For most of its thirty-minute length, the streaming production of Aleshea Harris’s Brother, Brother feels like a cross between a radio play and a gorgeously illustrated children’s book. We don’t see the actors, but instead hear them while we watch evocative images of landscape (by Ibrahim Rayintakath) and silhouetted figures. (The piece is lightly animated, by Liang-Hsin Huang, but the animation feels like a technique to add interest and dynamism to the images, rather than being the main medium.) It’s got the quiet simplicity of a fairy tale, too, with both Harris and director Shayok Misha Chowdhury working in elegant restraint.
Two brothers, one a fiddler and one his “mouth” (barker/announcer) move through a rural landscape, playing pick-up shows as they go, on their way to Chattanooga for Jim (Gbenga Akinnagbe), the fiddler, to vie for a recording contract. We’re lulled into ease by the cyclical pace of both the visuals and Harris’s story: Jim and Wally (Amari Cheatom) pedal their way across the landscape by day, and set up their tent to perform by night; the perspectives and views shift from day to day but there’s a soothing repetition to it all. Akinnagbe and Cheatom are following their dream through America, and though they’re just scraping by, they’re scraping by in pursuit of a goal, and it motivates.
And yet–right from the beginning, there’s something unsettling. Jim carries a bag of teeth as his good-luck charm; it’s the first thing we learn about him, that a bag of teeth makes him feel safe. And then a strange figure–an old man in a maroon suit–starts to turn up at the back of the crowd whenever Jim performs. And then he turns up just outside the circle of light cast by Jim and Wally’s campfire, and gradually he’s following them everywhere. And then one day there’s a young man, also in a maroon suit, with him. And they won’t go away. And suddenly this amiable little tale with a hint of strange starts to shift into something very bleak, and very sad, indeed–and we remember how much violence and grief lie at the core of fairy tales.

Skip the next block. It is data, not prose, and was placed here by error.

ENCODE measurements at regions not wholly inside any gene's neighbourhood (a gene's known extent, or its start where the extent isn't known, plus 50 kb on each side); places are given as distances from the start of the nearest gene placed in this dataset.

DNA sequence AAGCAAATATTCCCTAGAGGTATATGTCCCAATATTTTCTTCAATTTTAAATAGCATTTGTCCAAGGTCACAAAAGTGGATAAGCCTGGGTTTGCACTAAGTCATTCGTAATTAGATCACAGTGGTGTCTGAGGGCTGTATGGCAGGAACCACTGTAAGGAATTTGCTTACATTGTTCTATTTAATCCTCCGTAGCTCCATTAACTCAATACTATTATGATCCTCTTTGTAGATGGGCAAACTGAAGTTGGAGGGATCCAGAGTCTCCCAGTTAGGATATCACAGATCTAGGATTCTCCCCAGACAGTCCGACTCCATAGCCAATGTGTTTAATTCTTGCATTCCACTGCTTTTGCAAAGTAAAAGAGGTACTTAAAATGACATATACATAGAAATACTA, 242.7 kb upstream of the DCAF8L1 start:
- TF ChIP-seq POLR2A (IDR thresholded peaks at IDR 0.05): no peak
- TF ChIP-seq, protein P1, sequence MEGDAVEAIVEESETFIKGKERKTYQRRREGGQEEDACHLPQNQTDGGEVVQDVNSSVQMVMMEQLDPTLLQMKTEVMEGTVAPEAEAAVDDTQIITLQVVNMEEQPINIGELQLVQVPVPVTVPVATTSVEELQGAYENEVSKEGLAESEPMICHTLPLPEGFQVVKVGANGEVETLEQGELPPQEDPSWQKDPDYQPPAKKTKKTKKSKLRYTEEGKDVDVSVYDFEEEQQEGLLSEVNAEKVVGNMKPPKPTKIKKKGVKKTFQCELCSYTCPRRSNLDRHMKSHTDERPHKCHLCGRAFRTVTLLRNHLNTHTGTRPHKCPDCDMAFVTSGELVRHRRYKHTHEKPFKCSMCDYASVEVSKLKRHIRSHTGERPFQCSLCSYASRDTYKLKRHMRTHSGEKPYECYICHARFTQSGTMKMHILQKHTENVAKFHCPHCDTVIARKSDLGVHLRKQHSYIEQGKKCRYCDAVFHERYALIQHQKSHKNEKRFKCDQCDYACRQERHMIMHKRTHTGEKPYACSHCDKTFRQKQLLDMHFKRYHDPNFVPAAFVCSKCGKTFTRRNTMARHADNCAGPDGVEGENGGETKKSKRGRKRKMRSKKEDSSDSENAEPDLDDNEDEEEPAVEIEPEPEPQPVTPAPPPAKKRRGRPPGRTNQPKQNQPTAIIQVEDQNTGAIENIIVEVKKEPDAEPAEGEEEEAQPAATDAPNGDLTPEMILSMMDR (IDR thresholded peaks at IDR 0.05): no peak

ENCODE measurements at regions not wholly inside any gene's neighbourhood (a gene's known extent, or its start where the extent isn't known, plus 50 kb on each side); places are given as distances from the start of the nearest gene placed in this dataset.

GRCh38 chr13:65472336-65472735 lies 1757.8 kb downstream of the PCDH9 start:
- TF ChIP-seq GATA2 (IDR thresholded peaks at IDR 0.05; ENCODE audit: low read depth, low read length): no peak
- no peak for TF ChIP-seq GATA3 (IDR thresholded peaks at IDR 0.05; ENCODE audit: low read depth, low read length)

Rayintakath does stunning work in creating the piece’s visual landscape–misty mountains and haunting forests and open fields where you can almost feel the heat of the sun and the damp of the fog. The clearings where Wally and Jim perform, too, convey so much about the world they live in: a small tent in a vast dark space, with a few figures silhouetted in the warm light cast from their tent. We hardly see faces; the human figures are almost always in silhouette, with just a few glimpses of the old man’s face as the piece proceeds. And Rayintakath’s work really pays off as Brother, Brother shifts into darker realms, ending with a haunting series of images that loop the narrative right back to its opening moments; it’s a real payoff for the format that I think would have not been nearly as effective in a live performance.
All along, I felt like Jim’s fiddle music (composed by Jerron “Blind Boy” Paxton) had a nice period flavor, but sounded a little generic. It made me question the brothers’ assurance that Jim would get a record contract at the end of their journey. But when I think back on the other hints that perhaps all was not as it seemed, I wonder if the music was another clue all along.